The Wireless Power Consortium Launched the Qi2 Standard

The Wireless Power Consortium Launched the Qi2 Standard

It's not easy to charge an Android phone without magnets. The charging coil is not in the middle of the phone, so it's hard to align with the MagSafe charger. Is there another way to charge an Android phone?

The new Qi2 standard from the Wireless Power Consortium at CES 2023 solves this problem.

The cross-brand Wireless Power Consortium is responsible for formulating wireless charging specifications for electronic products. This allows Qi-format wireless charging to be applied to different products. Although Qi is now synonymous with wireless charging, it was just one of the formats in wireless charging in the early days. Qi is competing with other standards, including PMA and A4WP.

Qi2 is the first major update to Qi since Qi1.0 was released in 2010. To solve the problem of unclear charging positions in the Qi1.X version, the WPC added the Magnetic Power Profile (a map showing how much power is distributed) as the core standard of Qi2. Qi2 also has a 15W charging power.

In the future, any device marked with Qi2 can be charged with a MagSafe charger. But what about Android phones that can already charge at 100W?

Make your Android phone the icing on the cake.
Android users can be assured that supporting Qi2 will not lock your phone’s wireless charging power to 15W. Just like the PD charging standard, Qi2’s 15W is just its lower limit. It doesn’t mean that the mobile phone can only be 15W. If you want to achieve higher power wireless charging, you can develop your own charging solution.

All Android phones can do 100W wireless charging, but you need a special phone and charger. If you put the 100W MIX4 on an unsupported high-power charger, you can only get 15W.

Why does Qi2 still include MagSafe technology? Apple is a member of WPC, so the addition of MagSafe magnetic adsorption will also help the overall development of Qi2.

First, Apple says that magnetic adsorption helps users quickly find wireless charging devices. This lets mobile phones accept wireless charging more efficiently. If you've used the early Moto 360, you know how frustrating it can be to find the right place for the wireless charging base. The next Android Wear devices will use magnetic adsorption for charging, which shows how important this is for wireless charging devices.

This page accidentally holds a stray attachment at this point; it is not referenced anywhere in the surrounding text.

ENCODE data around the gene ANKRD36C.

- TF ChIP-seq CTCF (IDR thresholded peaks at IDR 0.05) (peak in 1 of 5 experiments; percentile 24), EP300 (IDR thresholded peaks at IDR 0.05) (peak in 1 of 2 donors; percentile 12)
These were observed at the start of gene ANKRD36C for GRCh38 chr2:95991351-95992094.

But if we look at it another way, the addition of magnetic adsorption is just one thing that improves the charging environment. Other things, like wireless headphones or Kindles, also help.

TWS earphones have a separate charging box, so the coil is not in the centre of the product. This makes it hard for users to find the best charging position. Some users don’t know that they should put the button side down when they charge AirPods Pro.

Apple is the biggest winner

But then again, although the emergence of magnetic adsorption has improved the industry versatility of wireless charging, Apple has always been the biggest beneficiary of magnetic adsorption as the Qi2 standard.

Since Apple released MagSafe for mobile phones and earphones, MagSafe has quickly become the new favorite in the Apple ecosystem. Brands such as Belkin and Baseus have also launched a variety of MagSafe charging products in a short period of time, even making Apple’s Made for MagSafe (MFM) accessories certification system is more popular. Unfortunately, because MagSafe does not have too many technical barriers at the hardware level, as long as a few magnets are arranged, a large number of third-party brands can bypass MFM certification and launch magnetic accessories.

The entry of MagSafe into Qi2 will bring the initiative back to Apple. In the Qi2 era, since all accessories support magnetic adsorption, the selling point of MagSafe will also change from magnetic adsorption to the unique high power of MFM certification and the data transmission function that may be added in the future.

In the MFi era, the “pop-up” phenomenon that may occur when using a non-MFi-authorized data cable to charge a mobile phone, we found that even in the era when the iPhone switched to USB-C, Apple can still “exclusively” limit user charging behavior through MagSafe .

Back to blog